Survival after a cardiac arrest is dependent on many factors.
Factors before cardiac arrest:
- Poor health including diabetes, cancer, infection, kidney disease and stroke
Factors during cardiac arrest:
- Time between collapse and start of CPR/defibrillation
- Quality of CPR/defibrillation
- Whether survivor had neurological function during or immediately after CPR
Factors after cardiac arrest and resuscitation:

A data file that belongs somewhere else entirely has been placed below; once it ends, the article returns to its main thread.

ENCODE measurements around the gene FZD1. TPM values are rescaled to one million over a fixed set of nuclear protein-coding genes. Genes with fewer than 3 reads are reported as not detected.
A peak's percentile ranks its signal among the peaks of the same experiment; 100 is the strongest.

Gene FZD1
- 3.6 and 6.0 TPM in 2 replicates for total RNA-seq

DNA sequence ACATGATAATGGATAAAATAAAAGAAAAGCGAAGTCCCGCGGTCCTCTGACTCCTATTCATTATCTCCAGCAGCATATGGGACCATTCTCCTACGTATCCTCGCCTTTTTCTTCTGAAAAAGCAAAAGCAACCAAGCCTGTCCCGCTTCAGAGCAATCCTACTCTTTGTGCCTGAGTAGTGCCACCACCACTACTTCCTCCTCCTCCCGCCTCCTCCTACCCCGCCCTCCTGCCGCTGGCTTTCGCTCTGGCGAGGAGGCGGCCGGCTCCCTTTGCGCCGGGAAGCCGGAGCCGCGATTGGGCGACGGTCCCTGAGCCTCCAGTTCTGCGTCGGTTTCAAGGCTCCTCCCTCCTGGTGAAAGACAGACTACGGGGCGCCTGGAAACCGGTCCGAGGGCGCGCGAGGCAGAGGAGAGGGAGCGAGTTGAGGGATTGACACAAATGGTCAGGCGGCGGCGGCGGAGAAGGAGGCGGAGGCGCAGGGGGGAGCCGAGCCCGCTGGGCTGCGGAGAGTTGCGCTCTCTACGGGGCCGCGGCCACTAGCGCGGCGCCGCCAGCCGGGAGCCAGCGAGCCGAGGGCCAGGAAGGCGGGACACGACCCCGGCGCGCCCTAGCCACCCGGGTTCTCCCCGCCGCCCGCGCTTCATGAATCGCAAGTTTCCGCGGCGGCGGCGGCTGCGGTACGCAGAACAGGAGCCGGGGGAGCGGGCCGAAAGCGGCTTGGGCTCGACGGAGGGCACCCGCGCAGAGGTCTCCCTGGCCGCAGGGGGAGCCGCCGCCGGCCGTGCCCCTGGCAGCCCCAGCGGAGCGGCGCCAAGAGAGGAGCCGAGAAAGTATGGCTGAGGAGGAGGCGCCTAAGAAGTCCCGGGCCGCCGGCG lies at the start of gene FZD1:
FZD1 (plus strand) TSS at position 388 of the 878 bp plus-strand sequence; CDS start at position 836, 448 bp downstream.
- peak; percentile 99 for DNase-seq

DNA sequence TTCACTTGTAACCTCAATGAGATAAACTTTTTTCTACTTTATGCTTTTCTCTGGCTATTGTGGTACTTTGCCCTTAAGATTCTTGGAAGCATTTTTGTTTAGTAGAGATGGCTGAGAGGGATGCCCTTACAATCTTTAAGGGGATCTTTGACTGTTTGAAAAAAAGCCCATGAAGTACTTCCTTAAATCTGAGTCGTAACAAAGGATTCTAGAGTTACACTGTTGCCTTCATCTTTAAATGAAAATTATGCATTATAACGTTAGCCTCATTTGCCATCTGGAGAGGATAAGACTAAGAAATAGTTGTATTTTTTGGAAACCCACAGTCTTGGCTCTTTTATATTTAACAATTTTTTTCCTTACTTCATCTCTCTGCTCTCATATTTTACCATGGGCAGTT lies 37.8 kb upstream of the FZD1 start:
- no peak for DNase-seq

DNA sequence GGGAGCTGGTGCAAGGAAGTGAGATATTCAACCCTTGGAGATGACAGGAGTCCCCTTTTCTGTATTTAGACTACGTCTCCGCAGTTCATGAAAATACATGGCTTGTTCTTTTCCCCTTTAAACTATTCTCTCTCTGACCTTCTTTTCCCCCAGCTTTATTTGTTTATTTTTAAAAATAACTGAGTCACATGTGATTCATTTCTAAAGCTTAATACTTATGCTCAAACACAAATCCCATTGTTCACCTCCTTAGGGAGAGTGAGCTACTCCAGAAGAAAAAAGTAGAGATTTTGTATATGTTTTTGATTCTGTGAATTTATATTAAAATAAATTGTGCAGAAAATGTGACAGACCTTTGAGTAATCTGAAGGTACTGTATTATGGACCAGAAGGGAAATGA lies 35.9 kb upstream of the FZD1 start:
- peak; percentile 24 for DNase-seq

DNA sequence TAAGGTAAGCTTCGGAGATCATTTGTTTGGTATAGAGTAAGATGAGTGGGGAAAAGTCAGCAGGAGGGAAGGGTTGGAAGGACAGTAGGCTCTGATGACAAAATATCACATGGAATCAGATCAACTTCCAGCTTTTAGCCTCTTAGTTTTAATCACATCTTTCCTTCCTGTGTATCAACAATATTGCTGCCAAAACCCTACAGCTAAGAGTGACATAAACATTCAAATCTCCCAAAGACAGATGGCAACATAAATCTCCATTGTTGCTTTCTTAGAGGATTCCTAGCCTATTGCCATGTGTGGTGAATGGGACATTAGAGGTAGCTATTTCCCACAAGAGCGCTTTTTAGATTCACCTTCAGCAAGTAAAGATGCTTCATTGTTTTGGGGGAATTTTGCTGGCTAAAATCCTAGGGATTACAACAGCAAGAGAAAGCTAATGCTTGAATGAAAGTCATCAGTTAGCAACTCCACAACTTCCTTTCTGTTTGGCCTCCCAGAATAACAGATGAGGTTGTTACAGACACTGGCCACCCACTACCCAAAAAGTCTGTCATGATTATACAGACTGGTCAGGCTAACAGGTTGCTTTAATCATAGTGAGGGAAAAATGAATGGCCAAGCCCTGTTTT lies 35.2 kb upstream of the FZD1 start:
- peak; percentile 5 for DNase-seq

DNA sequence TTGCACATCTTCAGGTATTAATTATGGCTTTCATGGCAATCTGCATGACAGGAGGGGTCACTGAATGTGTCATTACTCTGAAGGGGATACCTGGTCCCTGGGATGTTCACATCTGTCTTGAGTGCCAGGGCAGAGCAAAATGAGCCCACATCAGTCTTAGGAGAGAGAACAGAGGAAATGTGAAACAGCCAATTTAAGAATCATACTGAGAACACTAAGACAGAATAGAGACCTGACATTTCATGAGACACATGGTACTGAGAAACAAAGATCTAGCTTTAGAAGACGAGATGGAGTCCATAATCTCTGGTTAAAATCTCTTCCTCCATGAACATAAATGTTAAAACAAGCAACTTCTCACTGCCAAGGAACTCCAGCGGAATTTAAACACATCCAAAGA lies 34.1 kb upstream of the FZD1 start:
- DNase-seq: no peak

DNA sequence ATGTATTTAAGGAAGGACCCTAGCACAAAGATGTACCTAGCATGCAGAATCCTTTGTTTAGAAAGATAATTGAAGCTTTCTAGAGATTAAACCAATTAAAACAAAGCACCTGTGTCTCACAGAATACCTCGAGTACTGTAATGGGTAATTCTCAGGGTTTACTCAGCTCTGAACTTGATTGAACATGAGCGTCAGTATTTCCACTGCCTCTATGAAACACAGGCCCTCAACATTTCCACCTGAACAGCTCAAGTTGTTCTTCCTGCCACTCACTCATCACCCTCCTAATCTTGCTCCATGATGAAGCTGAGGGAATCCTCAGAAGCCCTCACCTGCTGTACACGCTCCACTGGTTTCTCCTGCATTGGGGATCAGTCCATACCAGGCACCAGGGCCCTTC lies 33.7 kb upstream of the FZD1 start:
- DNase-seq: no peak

- Neurological function: Generally, poor function equals poor prognosis. But it could be complicated by medical instability and treatments. Some patients suffer a stroke after a cardiac arrest.
- Neurophysiologic function: Tests include somatosensory evoked potentials (SSEP) and electroencephalogram (EEG).
- Neuroimaging and monitoring: Cranial CT, MRI, magnetic resonance spectroscopy and positron emission tomography (PET) determine structural brain injury, mostly to exclude hemorrhage or stroke.
- Biochemistry: from blood or cerebrospinal fluid
- Therapeutic hypothermia: Intentionally lowering the patient's body temperature.